5. So I have a couple of different bench grinders and I'm hoping to get some more and I had an idea on how to make all of them useable while saving on workbench space I figured someone here has probably had this idea before and either has some tips on how to make it better or comments on why it doesn't work The idea is to have a thick steel top on the working bench, something around 25mm plate (hey, I'd rather have too much rather than too little) and drill a hole in it and then file or broach it square mount all my grinders and other similar tools, maybe even vices too, on another plate just big enough for the footprint, countersinking the bolts so that the mounting plate is flush on the bottom. then weld a U shaped piece of flat bar that fits in the hole on the table to the bottom of those plates and use a wedge to secure them to the table, then changing out grinders or vices should be as simple as tapping out the wedge, lifting it out, dropping the new one in and whacking the wedge back in place now that I have typed this out, would the wedge even be necessary if I would just weld a square bar matching the hole on the table?
  6. I've thought about that but I don't want to sacrifice mobility since this is the anvil I take apart and throw in the trunk if I'm going smithing anywhere else. I know I could just take the sand out and put it back in later but it's really not that much weight I need and the bags should be a whole lot quicker and easier to remove, I'm pretty sure I'll go with leather for the bags so I don't set them on fire
  7. I'll agree with you on that, it is heavy enough to be stable when forging smaller stuff but it does move a little bit when striking. So I'm considering welding another hook to the bottom of the plate and hanging a sandbag on it to weigh it down a bit more
  8. here's a screen grab from the video I posted in another thread, it's a pretty basic 3 leg steel stand with angle iron over the legs on my 1923 Soderfors anvil that are bolted to the stand and serve also as a hot cut and nail header holder (and scale collectors). the smart feature (in my opinion a tleast) is that I welded the nuts to the bottom of the stand and made a hook for the lug wrench that fits the bolts on my anvil and welded that to one of the legs
  9. https://imgur.com/a/TVm4Dej here's a quick walkaround from the small corner of the stables that was allocated for forging
  10. I'm lazy and have a welder so i'd cut some flat stock and weld it to a U bar. In case I wouldn't have access to a welder I'd wait with drilling the holes and make it a little bit longer so I can trim to lenght, swage about halfway through the material and knock it roughly into shape on the anvil and then further refine it in a vice like you described. It'd be a good idea to isolate the heat to the area that you want to bend with water. Then get a 1 inch piece of steel, put it between the legs and make it level with the legs, clamp it in a vice and use a square to get the marks paralell. Then drill/punch the holes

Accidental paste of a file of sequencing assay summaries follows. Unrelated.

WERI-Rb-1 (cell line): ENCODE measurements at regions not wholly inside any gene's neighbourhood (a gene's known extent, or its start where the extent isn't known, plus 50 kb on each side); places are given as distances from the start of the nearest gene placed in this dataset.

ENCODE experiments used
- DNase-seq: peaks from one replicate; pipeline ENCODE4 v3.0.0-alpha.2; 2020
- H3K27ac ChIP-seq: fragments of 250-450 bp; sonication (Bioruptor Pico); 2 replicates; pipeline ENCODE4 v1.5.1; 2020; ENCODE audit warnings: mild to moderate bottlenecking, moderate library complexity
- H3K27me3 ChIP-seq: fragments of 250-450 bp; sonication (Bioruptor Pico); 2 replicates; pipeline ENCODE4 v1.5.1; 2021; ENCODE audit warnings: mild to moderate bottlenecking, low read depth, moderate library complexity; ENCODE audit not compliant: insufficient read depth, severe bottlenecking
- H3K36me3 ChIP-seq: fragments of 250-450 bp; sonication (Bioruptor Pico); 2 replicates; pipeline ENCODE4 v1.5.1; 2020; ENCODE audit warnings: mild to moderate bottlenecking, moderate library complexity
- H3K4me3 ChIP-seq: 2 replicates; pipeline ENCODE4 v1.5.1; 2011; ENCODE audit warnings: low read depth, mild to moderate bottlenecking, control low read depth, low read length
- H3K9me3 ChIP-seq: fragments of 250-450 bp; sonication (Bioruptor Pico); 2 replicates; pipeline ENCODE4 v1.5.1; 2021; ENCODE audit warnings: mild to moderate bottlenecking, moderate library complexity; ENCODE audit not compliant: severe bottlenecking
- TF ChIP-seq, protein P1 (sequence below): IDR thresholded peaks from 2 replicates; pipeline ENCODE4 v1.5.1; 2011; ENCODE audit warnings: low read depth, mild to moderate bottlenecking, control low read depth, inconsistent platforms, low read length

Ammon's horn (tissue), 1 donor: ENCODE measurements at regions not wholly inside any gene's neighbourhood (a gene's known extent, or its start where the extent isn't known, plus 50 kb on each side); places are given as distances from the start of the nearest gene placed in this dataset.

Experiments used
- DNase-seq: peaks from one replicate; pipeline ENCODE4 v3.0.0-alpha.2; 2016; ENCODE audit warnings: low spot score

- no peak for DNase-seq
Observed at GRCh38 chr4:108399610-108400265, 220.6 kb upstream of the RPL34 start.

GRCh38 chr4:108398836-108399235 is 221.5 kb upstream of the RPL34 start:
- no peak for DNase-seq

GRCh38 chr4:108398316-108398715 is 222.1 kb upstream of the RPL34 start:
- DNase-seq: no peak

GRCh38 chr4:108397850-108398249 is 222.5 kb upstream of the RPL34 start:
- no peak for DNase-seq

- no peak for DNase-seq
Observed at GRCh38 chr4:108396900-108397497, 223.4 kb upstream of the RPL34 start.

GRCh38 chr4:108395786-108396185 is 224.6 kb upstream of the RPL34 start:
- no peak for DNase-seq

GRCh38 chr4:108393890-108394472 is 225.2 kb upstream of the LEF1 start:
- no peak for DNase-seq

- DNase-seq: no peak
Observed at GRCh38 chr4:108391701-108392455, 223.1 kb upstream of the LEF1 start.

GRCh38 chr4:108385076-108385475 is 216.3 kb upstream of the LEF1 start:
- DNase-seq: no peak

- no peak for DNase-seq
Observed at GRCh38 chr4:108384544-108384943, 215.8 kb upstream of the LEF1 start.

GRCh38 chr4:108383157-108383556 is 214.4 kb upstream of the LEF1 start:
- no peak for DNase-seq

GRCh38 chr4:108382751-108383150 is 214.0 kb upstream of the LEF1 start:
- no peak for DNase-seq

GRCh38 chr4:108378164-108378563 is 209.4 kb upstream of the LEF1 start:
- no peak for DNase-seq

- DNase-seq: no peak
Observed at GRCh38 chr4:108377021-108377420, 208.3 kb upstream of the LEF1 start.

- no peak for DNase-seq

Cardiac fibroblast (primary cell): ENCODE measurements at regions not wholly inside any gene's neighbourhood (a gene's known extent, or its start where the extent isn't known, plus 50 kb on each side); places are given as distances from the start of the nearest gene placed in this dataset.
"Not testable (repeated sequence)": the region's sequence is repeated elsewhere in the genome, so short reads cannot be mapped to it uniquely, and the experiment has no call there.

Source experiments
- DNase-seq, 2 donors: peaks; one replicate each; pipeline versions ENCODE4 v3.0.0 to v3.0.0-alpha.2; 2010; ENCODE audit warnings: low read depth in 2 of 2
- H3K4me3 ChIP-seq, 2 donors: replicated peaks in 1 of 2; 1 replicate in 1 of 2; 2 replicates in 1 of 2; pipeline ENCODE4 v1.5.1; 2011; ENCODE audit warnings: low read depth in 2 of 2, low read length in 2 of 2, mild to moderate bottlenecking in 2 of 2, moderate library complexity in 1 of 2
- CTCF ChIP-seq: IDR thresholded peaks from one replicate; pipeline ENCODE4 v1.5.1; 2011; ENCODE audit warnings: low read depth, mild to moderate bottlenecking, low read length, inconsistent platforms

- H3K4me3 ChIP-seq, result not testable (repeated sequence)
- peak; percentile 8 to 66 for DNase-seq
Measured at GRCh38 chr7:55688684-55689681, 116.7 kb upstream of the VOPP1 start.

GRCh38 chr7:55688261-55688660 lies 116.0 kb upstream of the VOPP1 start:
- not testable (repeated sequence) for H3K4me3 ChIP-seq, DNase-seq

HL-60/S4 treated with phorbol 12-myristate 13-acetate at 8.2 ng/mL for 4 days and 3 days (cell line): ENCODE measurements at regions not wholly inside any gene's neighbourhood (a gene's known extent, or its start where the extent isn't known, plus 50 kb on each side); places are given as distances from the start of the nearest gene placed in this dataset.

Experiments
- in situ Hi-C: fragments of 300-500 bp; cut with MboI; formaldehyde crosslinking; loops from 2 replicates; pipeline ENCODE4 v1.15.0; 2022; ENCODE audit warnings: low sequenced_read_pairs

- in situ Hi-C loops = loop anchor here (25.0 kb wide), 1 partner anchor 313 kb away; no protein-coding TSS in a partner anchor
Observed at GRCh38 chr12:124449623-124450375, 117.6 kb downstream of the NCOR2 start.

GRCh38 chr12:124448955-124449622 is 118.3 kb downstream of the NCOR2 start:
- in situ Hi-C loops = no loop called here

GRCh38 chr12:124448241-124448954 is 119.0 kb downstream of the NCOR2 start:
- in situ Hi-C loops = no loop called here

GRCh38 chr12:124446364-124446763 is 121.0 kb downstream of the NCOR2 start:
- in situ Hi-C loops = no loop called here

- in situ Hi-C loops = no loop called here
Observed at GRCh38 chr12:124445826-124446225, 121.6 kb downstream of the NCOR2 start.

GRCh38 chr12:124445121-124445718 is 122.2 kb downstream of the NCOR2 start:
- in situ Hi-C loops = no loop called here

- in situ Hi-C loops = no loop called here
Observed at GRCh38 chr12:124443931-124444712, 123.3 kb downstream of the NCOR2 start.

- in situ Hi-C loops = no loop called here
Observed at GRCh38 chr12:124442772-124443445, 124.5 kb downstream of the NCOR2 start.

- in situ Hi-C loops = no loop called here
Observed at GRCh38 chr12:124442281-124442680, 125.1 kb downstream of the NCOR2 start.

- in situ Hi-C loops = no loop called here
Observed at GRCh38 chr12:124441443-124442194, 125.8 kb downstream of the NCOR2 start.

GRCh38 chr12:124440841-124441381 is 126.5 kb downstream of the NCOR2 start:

11. have a surplus of PPE, before I got that idea I often went without PPE because I didn't feel like going back home for the glasses, looking for my hearing protectors and so forth, now that I have a few pairs of glasses and I always leave my hearing protectors on my anvil and usually my glasses too, I've pretty much always had them on, I'm working on getting a jar of ear plugs in case I misplace my hearing protectors
  12. I've seen similar looking anvils here but they did look a lot worse and were as soft as mud, most likely not the same manufacturer but you might want to take a look down the hardy hole, the one I saw had a lot of stuff in it, not sure what it was but it looked like flashing to me
  13. that would be a fun one but I'm still struggling with just getting a billet welded together, maybe I'll practice pattern welding more, I'll make it my 10 year milestone
  14. So a memory just popped up on my facebook feed showing my first complete project, I figured I should celebrate my 5 year milestone so are there any suggestions on what I should make or do in the shop?
  15. finished 3 out of 4 tongs that I've been working on for the past few days, I would have finished the fourth one too but I broke the rivet when I was trying to get the reins to move just a little bit so that I could have a better grip on them once I heated them up again. I would have just driven the rivet out but I used the last piece of 8mm round to make that rivet and I didn't feel like scrounging through the small stuff pile in hope of finding something close enough so I just called it a day there. I made them all at the same time, in the beginning I just took one heat on each blank and before I pulled the hot one out of the fire I put the next one in and so forth, that made for a really nice pace with enough time between heats to take a sip of water and give myself a short little rest I also compared my first bolt jaw tongs to my latest, all in all I've finished 6 bolt jaw tongs to this day